In fact, Lyall grew up in New York City, according to her book-flap bio, which means I have to translate her observations through another filter, as her "American" experience does not refle
Gina Huber
I really wanted to like this book. My husband played a portion for me when he was listening to it, so I thought I'd give it a whirl. I was looking for entertainment, but aside from a few laughs, I was disappointed. I found the flow very disjointed. I kept asking myself "what does this (pick a topic - government, teeth, preoccupation with boys and their lecherous headmasters)have to do with anything?" for me, it was like a train wreck. I wanted to stop, but I kept hoping it would get better. I ju ...more
Horrible, absolutely horrible. Here's my Amazon review I wrote a couple of years ago.

My American Wife bought me this for Christmas, and I was quite looking forward to reading it. As other reviewers pointed out, the dust jacket implied funny, hilarious even, observations of the British in the style of Bill Bryson. It could not have been further from the truth, or more disappointing. As a Brit I've enjoyed Bryson's witty observations and commentary on life in Britain, sometimes complimentary, some
NYTimes reporter Sarah Lyall married an Englishman and moved to London in the mid-nineties. Since then, she's faithfully written down her close-range observations of her adopted country. The result is this book. I first heard about it when a friend and I made a pilgrimage to Politics and Prose in D.C. and we found copies for lovely low prices. As a regular partaker of any kind of British-accented entertainment I can get my hands on, I was in. I immediately got a kick out of the cover, which show ...more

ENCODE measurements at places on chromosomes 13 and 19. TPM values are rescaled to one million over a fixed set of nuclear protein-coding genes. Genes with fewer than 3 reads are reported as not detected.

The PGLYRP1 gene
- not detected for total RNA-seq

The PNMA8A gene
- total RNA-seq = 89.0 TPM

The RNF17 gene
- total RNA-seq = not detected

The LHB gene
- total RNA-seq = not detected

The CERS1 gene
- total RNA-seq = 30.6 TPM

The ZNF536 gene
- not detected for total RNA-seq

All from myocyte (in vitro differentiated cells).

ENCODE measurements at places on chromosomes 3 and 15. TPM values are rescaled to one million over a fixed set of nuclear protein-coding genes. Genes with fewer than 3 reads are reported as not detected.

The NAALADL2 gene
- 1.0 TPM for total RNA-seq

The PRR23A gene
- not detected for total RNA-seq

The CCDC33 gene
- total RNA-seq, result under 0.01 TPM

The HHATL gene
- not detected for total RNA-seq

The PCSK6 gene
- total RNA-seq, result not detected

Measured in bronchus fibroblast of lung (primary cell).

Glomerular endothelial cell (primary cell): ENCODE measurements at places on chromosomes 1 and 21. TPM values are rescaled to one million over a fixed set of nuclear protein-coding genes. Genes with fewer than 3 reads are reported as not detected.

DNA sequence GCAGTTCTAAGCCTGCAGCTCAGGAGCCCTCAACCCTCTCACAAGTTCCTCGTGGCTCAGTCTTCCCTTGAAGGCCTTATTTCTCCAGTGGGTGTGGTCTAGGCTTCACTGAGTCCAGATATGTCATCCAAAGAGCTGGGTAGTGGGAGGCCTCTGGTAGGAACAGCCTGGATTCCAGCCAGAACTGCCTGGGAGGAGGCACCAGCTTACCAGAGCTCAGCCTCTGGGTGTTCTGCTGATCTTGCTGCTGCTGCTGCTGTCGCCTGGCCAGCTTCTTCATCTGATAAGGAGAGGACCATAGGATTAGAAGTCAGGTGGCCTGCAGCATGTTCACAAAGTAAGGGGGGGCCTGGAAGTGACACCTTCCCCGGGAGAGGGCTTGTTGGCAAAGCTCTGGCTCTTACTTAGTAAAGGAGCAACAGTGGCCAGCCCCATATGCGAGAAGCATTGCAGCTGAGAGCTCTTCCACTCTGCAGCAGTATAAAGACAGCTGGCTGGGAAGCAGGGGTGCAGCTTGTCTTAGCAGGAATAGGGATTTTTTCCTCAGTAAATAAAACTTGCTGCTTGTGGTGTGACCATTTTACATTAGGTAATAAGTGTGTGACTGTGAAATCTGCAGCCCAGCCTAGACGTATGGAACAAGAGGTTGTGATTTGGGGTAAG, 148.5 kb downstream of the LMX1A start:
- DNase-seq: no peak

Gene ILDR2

A highly entertaining read in which the author is not afraid to - politely and pleasantly - to go for the jugular.

Being a New Zealander and spent three years in London in the 1990s as well as having an English mother it is always interesting to tease out meaning of Britishness. British/English culture is so influential and ubiquitous in its own right, then filtered through American, Australian and my own culture that it is fascinating to try to separate the distinctively British parts from the r
Essays about what it's like to be an upper-middle-class American married to an upper-class Briton. The personal anecdotes are tiresome, but her reporting is interesting. Includes chapters about eccentricity, false modesty, sexism, freezing cold beach holidays, alcoholism, hooligans, and dentistry.
Audrey Wilkerson
My awesome library sells donated books on the cheap, and I was lucky enough to find The Anglo Files a couple of months ago. An American journalist working for the New York Times met and married an Englishman in New York City. They return to his native land, and the rest is a very insightful and funny book. As a London correspondent for the aforementioned esteemed newspaper, Ms. Lyall was more than surprised by the general differences between our countries, but specifically, for example, the role ...more
Does Sarah Lyall hate England? Dear me...that's certainly what it seems like in this book.

There's a difference between debunking our romanticized views of England, and going out of one's way to talk about all the awful things.

Dec 23, 2014 E rated it 2 of 5 stars
Shelves: geekery
I was ready to like this book more than I did. Each chapter took a look at an oddity of British society from the point of view of a New York transplant writer. So far so good. I was interested in chapters that had more social commentary than personal anecdotes. Parliamentary behavior? Fascinating! Transit and shopping behavior changing for the nation as a whole? Also good. Personal accounts of dinners and stilted conversation with reticent colleagues? Eh.
I wanted more anthropology than solo bem